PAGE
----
More than two decades have passed since the deadly Columbine high school shooting that shocked the world. While these traumatic events continue to occur with increasing frequency and a whole generation of children have grown up in their wake, Hollywood has discovered a new setting for films dealing with lingering high school trauma. Every compassionate, nuanced film like “The Fallout” seems to be followed by something exploitative like “The Desperate Hour.”
Unfortunately, the most recent of these films, “Luckiest Girl Alive,” falls into the latter category. Based on Jessica Knoll’s book of the same name, for which she also serves as screenwriter, the film not only dramatises a school shooting in poor taste, but it also exploits rape trauma in the name of girl boss feminism in Luckiest Girl Alive.
With a tone reminiscent of “Gone Girl,” the film centres on the seemingly perfect life of Ani (Mila Kunis), a writer for The Woman’s Bible, a glossy women’s magazine. She’s written “1,500 stories about how to blow a blow job,” but all she really wants is to work at the New York Times Magazine and be “someone people can respect.” Ani is engaged to Luke (Finn Wittrock, given nothing to do), an old money scion who is more of a checkbox for Ani’s goal of unquestionable social legitimacy than anything else.
Luckiest Girl Alive Trailer
Her desire to be the most unrivaledly wealthy person dates back to her high school days. Ani (Chiara Aurelia), a scholarship student at an elite prep school in Philadelphia, is a survivor of the “deadliest private school shooting in U.S. history.” The fact that this shooting occurred in 1999 (the same year as Columbine) and the film’s revelation of who the perpetrators were is one of many incredibly tasteless decisions it makes, which is quite a distinction given that the entire thing is made up of tasteless decisions.
We learn from flashbacks and Ani’s narration (which is haphazardly deployed throughout as her cynical inner thoughts, an interview for a documentary, and the copy for a piece she writes during the film’s denouement) that one of the survivors, now a gun reform activist, claims that Ani was involved in the shooting—but that this same survivor was also one of three classmates who gang-raped Ani at a school dance after party just weeks before the Ani’s goal is to reach the top of the social ladder and then share her side of the story in order to win the he-said-she-said battle.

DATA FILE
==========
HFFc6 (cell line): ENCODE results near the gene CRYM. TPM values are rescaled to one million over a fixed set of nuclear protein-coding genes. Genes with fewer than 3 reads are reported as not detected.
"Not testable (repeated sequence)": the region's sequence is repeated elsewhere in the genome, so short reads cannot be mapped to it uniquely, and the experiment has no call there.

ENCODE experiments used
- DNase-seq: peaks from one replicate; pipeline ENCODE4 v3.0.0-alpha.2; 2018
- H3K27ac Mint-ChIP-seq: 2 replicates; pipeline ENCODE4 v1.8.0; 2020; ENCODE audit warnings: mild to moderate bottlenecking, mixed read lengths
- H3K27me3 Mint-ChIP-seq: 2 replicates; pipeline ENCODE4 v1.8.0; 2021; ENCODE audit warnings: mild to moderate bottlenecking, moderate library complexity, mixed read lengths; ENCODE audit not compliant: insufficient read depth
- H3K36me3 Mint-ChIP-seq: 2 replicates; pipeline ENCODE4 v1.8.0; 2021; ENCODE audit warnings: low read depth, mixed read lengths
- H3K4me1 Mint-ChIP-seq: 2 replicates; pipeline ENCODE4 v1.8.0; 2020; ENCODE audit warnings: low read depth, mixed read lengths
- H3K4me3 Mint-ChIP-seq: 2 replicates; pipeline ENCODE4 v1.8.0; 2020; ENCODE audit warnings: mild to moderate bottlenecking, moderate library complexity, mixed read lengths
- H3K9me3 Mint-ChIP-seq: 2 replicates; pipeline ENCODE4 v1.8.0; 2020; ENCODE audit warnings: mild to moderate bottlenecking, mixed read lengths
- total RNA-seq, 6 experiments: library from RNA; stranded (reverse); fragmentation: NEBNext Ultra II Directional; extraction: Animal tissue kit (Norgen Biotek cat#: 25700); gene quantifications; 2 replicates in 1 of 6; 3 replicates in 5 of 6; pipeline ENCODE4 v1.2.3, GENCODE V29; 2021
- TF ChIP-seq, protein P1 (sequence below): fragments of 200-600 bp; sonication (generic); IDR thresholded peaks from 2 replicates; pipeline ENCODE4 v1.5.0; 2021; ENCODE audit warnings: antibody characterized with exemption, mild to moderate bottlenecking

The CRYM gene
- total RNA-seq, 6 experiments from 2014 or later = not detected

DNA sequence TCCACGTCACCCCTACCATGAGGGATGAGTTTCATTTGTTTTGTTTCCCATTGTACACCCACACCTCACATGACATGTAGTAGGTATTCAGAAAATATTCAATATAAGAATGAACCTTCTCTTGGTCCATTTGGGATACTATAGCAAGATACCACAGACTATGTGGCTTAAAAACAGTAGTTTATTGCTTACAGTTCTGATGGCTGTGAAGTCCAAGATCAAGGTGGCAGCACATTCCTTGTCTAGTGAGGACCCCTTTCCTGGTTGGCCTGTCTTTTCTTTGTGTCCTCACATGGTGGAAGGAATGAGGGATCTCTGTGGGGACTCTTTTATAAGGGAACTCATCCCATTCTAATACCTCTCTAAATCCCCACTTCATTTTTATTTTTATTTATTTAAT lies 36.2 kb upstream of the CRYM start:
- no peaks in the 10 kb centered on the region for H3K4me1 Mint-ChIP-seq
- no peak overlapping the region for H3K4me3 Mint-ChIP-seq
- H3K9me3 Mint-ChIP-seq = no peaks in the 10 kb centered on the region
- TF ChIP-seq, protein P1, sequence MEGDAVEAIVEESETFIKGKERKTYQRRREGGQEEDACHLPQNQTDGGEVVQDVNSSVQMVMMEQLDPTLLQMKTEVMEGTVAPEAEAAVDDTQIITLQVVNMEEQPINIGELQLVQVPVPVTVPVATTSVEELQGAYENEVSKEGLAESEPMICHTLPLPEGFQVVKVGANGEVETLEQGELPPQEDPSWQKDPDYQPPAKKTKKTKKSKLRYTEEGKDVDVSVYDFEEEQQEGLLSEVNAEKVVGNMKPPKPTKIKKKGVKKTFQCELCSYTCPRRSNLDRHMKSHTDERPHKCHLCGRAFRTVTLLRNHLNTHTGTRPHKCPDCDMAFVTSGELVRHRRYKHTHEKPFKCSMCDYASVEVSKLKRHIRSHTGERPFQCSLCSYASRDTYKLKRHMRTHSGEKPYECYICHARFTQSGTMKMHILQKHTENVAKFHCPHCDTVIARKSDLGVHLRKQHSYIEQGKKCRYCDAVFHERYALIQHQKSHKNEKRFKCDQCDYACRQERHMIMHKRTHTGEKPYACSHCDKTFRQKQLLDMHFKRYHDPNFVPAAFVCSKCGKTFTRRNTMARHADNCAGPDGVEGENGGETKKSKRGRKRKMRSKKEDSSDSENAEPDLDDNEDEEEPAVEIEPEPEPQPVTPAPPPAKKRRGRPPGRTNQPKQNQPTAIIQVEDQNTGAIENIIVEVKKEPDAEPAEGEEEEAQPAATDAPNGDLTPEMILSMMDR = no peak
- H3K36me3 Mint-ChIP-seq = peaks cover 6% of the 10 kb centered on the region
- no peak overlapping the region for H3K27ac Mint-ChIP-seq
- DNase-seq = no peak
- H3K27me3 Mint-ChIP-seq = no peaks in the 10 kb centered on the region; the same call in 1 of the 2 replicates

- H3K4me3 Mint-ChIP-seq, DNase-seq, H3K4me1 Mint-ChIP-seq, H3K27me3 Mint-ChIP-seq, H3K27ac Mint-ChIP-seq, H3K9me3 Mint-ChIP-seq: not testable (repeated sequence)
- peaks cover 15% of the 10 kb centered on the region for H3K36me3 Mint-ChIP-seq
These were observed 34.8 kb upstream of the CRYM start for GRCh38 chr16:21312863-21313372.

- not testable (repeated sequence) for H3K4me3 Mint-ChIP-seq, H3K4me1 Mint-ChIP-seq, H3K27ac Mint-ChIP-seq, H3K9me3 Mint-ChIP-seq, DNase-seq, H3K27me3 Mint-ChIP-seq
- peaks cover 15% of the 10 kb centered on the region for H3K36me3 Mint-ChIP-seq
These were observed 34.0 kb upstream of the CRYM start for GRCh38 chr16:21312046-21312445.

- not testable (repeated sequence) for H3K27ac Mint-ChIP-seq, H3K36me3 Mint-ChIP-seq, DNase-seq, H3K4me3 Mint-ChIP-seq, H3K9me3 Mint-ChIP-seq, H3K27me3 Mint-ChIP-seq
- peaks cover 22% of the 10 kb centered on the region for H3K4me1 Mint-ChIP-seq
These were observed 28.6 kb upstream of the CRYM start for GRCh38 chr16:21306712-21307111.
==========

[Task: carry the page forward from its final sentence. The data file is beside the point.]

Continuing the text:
Despite the gruesome nature of the material and Mike Barker’s brutal blocking of the rape sequence, Aurelia does an excellent job of depicting Ani’s pain and resistance during the rape, confusion immediately afterwards, and later hesitation to report due to internalised shame. If only the older Ani-played Kunis were given as much leeway. Instead, her PTSD is displayed as hamfisted visions of blood, stabbing her fiance (whose elite social status constantly reminds her of her rapists), and her vitriolic inner thoughts.
Ani is also rightfully enraged at her mother Dina (Connie Britton) for actions revealed gradually through flashbacks. However, her rage is mostly directed at her mother’s lower social class. Ani’s wedding gown is from Saks Fifth Avenue (the one on Fifth Avenue! ), but she tells her wealthy friends that her mother shops at T.J. Maxx. Even the film makes fun of Dina as she tries to fit into the upper echelon world her daughter now inhabits, saddling her with comically high heels and lines about “Say Yes to the Dress” and poorly pronounced Italian.
Even as a teen, Ani’s mother’s financial situation, as well as her striver’s spirit, are always in the back of her mind. Dina’s reasoning for enrolling her daughter in a private school in the first place was to put her in the company of wealthy men. Dina blames Ani for breaking her alcohol rules when this plan leads to her assault. It’s clear that Ani learned as a child that privileged men can do whatever they want and get away with it, unless she levels the playing field. Where there could have been a class critique, there is instead an aspirational desire to be among the elites. As if only wealthy men are capable of inappropriate behaviour.
It’s also unclear what kind of writer Ani aspired to be before taking on the “skanky” beat at this women’s magazine, as her boss LoLo (Jennifer Beals) refers to it. Her ardent desire to have her writing published in an old institution like the New York Times stems from the same place as her desire to marry into an old family so that people know they don’t just “have money, they came from money.” Again, there is a missed opportunity to delve deeper into class and power dynamics, as well as gender dynamics in the media world.
After being absent for the majority of the film, Beals reappears and gives Ani a pep talk about “authenticity” and the importance of exposing everyone in her life who didn’t help her as a teen. This forces her to finally tell her story in her own words. Ordinarily, this would be a triumphant moment in a film, but it’s here that you realise “Luckiest Girl Alive” has exploited both school shootings and rape trauma for a self-actualization narrative that ultimately ends with Ani finding value in the shallow achievement of viral fame rather than the release of her repressed emotions through this writing.
Sure, Ani was a victim, but so were all the other children whose lives were lost in the shooting or were forever altered by the trauma of its aftermath. However, the film is so preoccupied with Ani’s trauma that it almost implies that the deaths of the other children were justified (it surely relishes in showing their deaths in barbaric detail). In the final scene, the traumas of rape victims and those affected by gun violence are pitted against each other for the nation’s attention and actionable change.